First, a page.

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Narratives, Events & Monotremes: The Philosophy of History in Practice

Currie, Adrian (2023) Narratives, Events & Monotremes: The Philosophy of History in Practice. [Preprint]

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Abstract

Significant work in the philosophy of history has focused on the writing of historiographical narratives, isolated from the rest of what historians do. Taking my cue from the philosophy of science in practice, I suggest that understanding historical narratives as embedded within historical practice more generally is fruitful. I illustrate this by bringing a particular instance of historical practice, Natalie Lawrence’s explanation of the sad fate of Winston the Platypus, into dialogue with some of Louis Mink’s arguments in favour of anti-realism about historical events. Attending to how historians seek out and utilize archival resources puts serious pressure on these arguments, motivates realist positions, and re-focuses the philosophy of history towards making sense of historiography as a part of the diversity of historians’ interests.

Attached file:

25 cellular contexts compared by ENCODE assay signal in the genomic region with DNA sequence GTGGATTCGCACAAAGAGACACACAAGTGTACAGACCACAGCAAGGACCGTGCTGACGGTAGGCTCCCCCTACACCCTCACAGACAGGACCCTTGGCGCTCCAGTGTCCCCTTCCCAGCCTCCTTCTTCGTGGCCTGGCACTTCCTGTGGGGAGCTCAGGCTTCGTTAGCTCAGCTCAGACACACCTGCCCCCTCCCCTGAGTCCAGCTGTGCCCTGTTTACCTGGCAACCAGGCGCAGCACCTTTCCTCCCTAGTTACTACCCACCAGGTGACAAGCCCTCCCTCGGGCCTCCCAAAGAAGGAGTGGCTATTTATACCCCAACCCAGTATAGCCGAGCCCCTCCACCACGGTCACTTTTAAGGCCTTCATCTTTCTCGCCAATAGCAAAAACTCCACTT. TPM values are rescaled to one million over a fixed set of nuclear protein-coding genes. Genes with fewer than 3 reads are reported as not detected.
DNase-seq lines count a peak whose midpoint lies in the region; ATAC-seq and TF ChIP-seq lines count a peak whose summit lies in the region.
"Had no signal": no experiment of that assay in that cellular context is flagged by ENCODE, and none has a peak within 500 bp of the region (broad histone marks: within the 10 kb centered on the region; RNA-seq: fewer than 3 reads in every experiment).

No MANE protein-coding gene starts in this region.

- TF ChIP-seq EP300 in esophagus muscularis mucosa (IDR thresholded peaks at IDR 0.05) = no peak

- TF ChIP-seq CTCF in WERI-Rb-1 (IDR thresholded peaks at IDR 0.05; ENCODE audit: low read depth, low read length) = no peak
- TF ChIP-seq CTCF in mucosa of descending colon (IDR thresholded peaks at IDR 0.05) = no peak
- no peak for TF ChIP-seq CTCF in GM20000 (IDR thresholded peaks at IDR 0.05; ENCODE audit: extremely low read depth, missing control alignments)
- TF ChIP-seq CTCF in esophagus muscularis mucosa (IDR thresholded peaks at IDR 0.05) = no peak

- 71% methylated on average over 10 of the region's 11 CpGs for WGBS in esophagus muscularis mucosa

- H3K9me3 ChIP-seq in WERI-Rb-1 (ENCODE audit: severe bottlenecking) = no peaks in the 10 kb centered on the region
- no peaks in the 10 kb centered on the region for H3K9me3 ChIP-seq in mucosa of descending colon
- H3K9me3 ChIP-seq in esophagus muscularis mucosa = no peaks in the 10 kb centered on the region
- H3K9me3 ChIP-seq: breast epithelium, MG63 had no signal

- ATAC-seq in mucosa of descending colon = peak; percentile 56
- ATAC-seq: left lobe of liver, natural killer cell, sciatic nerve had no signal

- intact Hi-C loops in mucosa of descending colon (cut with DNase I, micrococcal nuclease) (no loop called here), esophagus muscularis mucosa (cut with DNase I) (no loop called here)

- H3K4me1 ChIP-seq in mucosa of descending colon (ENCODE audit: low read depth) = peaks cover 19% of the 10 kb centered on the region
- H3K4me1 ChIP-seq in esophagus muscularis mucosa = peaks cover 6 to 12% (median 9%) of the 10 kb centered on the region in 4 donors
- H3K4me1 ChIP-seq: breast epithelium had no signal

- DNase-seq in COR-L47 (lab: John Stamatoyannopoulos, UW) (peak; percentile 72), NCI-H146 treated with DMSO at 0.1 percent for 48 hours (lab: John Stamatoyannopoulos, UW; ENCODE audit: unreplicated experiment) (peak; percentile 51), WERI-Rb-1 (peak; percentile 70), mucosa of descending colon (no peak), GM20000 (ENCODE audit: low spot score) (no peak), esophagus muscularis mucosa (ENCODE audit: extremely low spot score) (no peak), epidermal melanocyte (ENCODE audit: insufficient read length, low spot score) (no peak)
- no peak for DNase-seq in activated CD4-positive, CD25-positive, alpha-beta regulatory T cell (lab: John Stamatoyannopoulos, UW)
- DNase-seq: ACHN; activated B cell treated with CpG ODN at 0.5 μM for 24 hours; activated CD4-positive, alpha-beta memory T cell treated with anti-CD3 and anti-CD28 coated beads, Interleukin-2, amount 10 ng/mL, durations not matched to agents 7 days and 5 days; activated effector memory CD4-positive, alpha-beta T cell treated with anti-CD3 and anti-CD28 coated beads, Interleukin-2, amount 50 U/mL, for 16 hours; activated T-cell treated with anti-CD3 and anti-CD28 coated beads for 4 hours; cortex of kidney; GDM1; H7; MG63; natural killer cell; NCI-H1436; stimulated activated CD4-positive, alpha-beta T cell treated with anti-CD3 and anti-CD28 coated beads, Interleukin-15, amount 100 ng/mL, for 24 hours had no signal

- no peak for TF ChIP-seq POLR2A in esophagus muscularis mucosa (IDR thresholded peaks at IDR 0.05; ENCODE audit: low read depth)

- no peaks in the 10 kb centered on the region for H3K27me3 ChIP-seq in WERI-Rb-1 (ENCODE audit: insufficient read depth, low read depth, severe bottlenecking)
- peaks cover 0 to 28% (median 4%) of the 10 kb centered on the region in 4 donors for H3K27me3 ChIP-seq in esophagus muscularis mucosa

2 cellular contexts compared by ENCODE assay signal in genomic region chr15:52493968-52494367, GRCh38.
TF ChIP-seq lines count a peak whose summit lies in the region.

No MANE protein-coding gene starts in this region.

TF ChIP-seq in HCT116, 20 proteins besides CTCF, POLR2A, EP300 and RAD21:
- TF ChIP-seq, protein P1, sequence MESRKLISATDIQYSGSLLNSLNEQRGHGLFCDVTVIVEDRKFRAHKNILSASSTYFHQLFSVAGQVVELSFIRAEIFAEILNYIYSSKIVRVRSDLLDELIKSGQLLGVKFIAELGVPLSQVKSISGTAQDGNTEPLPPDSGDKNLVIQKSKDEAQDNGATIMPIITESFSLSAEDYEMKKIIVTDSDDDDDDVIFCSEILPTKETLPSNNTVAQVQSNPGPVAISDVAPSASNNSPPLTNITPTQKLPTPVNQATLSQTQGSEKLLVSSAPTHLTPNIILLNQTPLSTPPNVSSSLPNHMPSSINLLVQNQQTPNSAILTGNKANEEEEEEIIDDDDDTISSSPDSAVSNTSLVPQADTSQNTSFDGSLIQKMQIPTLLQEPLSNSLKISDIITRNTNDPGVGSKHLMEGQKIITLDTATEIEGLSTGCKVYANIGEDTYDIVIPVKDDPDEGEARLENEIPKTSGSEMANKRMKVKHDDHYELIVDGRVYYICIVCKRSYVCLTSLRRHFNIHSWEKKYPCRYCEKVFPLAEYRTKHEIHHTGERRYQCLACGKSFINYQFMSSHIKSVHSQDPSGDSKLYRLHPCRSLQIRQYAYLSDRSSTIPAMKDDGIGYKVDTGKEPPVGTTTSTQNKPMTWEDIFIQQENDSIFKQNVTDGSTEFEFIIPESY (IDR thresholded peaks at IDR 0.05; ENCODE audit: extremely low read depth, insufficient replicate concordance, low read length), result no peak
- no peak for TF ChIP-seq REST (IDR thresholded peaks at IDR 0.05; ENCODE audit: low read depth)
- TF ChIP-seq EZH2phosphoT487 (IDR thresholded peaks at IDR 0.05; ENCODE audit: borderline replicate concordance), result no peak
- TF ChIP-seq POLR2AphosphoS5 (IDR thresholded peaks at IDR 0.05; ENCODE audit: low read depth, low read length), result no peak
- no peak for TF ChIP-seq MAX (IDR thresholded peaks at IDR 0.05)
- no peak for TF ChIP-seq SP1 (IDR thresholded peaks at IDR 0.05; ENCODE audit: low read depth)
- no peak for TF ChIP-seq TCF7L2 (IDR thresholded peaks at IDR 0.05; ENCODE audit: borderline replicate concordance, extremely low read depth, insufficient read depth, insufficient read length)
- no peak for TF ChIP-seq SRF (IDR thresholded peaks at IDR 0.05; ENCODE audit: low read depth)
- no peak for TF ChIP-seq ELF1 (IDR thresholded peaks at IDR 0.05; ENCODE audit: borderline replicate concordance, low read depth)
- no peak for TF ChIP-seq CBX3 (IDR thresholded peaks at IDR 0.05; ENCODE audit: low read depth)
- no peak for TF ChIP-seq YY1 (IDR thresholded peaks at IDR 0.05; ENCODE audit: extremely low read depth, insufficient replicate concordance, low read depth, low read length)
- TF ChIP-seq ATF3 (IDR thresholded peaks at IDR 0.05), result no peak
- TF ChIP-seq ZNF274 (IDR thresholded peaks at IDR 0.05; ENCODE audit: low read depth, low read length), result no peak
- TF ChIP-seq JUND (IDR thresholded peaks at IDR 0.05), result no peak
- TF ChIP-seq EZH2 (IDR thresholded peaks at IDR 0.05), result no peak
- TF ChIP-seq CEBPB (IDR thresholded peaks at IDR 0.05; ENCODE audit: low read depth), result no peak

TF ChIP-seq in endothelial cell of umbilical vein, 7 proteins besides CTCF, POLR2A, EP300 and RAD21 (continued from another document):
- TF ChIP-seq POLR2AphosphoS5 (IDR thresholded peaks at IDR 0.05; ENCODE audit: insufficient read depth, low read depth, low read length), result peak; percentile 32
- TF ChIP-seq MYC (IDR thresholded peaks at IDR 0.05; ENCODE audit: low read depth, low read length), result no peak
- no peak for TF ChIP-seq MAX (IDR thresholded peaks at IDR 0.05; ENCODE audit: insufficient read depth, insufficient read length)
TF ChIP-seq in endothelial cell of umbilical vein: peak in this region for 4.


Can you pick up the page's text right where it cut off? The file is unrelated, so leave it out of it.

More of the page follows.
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Item Type: Preprint
Creators:
CreatorsEmailORCID
Currie, Adrian
Subjects: Specific Sciences > Historical Sciences
General Issues > Realism/Anti-realism
Depositing User: Dr Adrian Currie
Date Deposited: 15 Feb 2023 14:55
Last Modified: 15 Feb 2023 14:55
Item ID: 21763
Subjects: Specific Sciences > Historical Sciences
General Issues > Realism/Anti-realism
Date: 2023
URI: https://philsci-archive-dev.library.pitt.edu/id/eprint/21763

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